Ewing sarcoma (ES) was a malignant tumor of bone or soft tissue. One of the few risk factors for developing ES is race, with a higher incidence noted in populations of European rather than African or Asian ancestry. The goal of the current study was to evaluate racial and ethnic differences in presentation and overall survival (OS) among patients diagnosed with ES before age 40 years.
Data from the Surveillance, Epidemiology, and End Results database identified 1715 patients aged <40 years who were diagnosed with ES between 1973 and 2005. Racial and ethnic group differences were compared using chi-square tests. OS was estimated by Kaplan-Meier analysis and compared using log-rank tests and Cox models.
Black patients had significantly more soft-tissue tumors compared with white non-Hispanic patients (P <.0001). Asian and white Hispanic patients were found to have an intermediate frequency of soft-tissue tumors that also differed from white non-Hispanic patients (P <.0001). White Hispanic patients presented with a higher proportion of larger tumors compared with white non-Hispanic patients (P = .042). Black patients tended to be older than white non-Hispanic patients (P = .012). Sex, frequency of pelvic tumors, and metastatic status did not appear to differ by ethnicity or race. OS was found to differ according to race and ethnicity. Even after controlling for known confounders, OS was significantly worse for black, Asian, and white Hispanic patients compared with white non-Hispanic patients (P = .0031, P = .0182, and P = .0051, respectively).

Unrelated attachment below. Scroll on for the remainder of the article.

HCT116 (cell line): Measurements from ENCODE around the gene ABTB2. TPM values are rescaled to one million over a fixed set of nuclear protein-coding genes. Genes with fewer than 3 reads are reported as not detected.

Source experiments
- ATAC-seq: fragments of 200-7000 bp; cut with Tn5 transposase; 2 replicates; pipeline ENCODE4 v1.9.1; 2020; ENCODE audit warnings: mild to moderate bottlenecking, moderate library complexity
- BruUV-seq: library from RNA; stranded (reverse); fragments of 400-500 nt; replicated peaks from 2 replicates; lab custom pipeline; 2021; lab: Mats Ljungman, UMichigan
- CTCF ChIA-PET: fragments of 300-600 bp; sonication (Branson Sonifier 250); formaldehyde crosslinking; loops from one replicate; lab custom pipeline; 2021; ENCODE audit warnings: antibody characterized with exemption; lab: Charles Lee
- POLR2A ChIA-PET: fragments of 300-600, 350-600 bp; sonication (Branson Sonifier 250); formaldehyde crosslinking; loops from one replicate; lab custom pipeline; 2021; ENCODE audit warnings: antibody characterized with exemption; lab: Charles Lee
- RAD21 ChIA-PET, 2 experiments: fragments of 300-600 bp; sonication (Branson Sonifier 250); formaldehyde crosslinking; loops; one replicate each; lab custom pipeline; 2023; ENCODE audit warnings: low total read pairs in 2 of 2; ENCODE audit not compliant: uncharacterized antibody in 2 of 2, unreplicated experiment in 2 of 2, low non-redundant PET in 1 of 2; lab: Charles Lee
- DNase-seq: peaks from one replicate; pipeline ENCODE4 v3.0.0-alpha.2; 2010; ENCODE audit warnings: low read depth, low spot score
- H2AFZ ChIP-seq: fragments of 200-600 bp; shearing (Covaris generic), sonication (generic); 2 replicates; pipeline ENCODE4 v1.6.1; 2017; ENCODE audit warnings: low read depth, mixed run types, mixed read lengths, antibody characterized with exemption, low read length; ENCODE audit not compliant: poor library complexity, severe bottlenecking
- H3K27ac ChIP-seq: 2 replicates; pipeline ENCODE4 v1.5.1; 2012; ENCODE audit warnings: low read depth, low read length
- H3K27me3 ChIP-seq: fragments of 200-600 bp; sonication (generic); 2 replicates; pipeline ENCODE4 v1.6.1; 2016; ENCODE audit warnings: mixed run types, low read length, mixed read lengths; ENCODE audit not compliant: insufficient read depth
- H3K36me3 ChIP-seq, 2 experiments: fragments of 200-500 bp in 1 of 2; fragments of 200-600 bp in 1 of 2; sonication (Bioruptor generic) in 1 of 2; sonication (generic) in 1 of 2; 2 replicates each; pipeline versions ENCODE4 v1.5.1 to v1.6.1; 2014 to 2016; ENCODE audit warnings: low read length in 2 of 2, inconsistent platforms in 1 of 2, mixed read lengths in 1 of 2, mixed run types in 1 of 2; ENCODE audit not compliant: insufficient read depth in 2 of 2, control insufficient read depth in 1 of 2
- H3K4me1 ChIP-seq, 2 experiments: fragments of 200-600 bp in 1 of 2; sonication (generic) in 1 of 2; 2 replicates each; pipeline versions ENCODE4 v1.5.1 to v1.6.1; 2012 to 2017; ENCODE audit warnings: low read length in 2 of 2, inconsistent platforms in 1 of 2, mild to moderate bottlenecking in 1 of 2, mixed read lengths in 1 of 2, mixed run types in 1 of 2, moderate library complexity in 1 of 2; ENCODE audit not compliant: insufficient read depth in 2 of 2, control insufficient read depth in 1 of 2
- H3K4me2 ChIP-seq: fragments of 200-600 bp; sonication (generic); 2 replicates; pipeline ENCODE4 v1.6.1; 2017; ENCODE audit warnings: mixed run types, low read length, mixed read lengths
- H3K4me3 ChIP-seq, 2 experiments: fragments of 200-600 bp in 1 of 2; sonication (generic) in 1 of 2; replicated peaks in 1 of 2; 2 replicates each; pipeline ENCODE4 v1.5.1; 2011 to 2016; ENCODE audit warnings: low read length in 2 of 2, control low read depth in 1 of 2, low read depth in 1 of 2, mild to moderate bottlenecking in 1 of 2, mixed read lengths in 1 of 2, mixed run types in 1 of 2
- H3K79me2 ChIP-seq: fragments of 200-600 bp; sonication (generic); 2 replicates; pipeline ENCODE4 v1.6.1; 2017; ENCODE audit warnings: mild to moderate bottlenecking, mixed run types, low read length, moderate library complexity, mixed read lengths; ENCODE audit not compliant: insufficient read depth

Ethnic and racial differences in characteristics and outcomes of patients with ES do exist. Understanding the etiology of these differences will require further study. Cancer 2010. © 2010 American Cancer Society.